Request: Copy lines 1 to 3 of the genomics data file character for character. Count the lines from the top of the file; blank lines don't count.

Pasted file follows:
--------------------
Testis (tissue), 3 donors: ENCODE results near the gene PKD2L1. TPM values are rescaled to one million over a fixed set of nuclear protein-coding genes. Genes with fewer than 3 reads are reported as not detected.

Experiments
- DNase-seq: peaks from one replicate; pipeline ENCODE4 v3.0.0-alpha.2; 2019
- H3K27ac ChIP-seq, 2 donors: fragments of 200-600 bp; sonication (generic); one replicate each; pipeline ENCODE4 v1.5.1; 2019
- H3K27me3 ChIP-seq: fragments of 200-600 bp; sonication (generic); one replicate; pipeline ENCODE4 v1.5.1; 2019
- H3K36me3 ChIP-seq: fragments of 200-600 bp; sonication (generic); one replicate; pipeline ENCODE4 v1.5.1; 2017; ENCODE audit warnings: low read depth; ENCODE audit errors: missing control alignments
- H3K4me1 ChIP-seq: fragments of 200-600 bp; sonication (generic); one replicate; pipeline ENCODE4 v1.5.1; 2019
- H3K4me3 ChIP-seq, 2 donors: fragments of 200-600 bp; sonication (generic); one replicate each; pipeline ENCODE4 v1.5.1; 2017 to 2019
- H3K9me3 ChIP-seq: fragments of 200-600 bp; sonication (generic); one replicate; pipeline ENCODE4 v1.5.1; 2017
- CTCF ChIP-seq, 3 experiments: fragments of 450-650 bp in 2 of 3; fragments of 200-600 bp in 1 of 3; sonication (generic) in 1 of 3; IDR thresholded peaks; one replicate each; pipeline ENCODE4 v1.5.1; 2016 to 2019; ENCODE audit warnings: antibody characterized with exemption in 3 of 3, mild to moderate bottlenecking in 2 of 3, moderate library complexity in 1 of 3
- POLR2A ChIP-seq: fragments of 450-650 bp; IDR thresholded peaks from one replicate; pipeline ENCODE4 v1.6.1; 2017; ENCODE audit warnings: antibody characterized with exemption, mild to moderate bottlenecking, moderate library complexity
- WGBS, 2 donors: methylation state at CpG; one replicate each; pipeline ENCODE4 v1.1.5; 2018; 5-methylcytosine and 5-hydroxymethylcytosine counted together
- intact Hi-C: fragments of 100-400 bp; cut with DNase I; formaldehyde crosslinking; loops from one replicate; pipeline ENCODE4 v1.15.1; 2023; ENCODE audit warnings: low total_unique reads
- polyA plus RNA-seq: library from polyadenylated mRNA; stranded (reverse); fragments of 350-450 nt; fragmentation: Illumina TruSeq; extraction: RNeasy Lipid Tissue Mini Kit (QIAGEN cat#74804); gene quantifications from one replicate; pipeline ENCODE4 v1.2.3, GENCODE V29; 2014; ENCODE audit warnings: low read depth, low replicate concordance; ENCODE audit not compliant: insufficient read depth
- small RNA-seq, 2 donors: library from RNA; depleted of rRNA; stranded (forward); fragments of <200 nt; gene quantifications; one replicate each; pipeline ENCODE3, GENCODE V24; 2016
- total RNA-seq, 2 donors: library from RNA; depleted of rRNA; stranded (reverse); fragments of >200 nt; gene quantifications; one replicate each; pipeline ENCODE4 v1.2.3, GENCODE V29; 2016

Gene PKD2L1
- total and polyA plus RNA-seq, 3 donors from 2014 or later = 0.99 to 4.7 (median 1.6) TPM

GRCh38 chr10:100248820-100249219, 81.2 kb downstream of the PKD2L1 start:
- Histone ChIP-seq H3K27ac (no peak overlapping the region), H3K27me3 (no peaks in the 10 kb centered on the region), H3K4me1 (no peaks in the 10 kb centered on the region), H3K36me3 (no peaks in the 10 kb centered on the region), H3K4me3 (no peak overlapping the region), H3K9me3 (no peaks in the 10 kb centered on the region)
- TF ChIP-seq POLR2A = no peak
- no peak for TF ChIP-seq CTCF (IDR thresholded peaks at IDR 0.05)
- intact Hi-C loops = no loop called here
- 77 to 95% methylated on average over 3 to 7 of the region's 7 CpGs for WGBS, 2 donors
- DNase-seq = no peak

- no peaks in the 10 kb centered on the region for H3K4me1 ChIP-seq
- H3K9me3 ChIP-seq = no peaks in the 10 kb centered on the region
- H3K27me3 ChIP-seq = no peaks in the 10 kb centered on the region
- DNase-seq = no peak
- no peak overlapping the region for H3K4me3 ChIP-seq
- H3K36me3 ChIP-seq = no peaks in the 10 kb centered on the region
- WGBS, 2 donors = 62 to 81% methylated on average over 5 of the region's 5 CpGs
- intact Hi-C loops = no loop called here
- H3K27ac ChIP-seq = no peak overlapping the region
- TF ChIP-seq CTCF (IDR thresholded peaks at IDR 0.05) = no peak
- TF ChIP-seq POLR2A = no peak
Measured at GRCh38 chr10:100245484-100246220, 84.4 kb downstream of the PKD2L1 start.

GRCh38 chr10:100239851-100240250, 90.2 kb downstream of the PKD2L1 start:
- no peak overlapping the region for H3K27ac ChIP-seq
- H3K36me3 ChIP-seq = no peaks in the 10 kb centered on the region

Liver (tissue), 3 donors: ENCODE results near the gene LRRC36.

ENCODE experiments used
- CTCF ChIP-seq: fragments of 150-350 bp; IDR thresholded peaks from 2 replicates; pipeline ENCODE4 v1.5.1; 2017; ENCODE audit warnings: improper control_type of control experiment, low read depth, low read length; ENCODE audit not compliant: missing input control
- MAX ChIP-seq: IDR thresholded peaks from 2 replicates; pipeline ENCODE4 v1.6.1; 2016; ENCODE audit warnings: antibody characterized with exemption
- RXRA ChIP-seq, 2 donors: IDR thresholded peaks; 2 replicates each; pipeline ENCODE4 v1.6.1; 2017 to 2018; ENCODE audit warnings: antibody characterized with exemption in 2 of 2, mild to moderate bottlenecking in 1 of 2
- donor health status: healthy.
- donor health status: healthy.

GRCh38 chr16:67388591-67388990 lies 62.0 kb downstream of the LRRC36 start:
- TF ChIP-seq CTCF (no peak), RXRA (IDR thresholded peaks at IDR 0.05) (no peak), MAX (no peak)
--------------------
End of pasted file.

Testis (tissue), 3 donors: ENCODE results near the gene PKD2L1. TPM values are rescaled to one million over a fixed set of nuclear protein-coding genes. Genes with fewer than 3 reads are reported as not detected.

Experiments
- DNase-seq: peaks from one replicate; pipeline ENCODE4 v3.0.0-alpha.2; 2019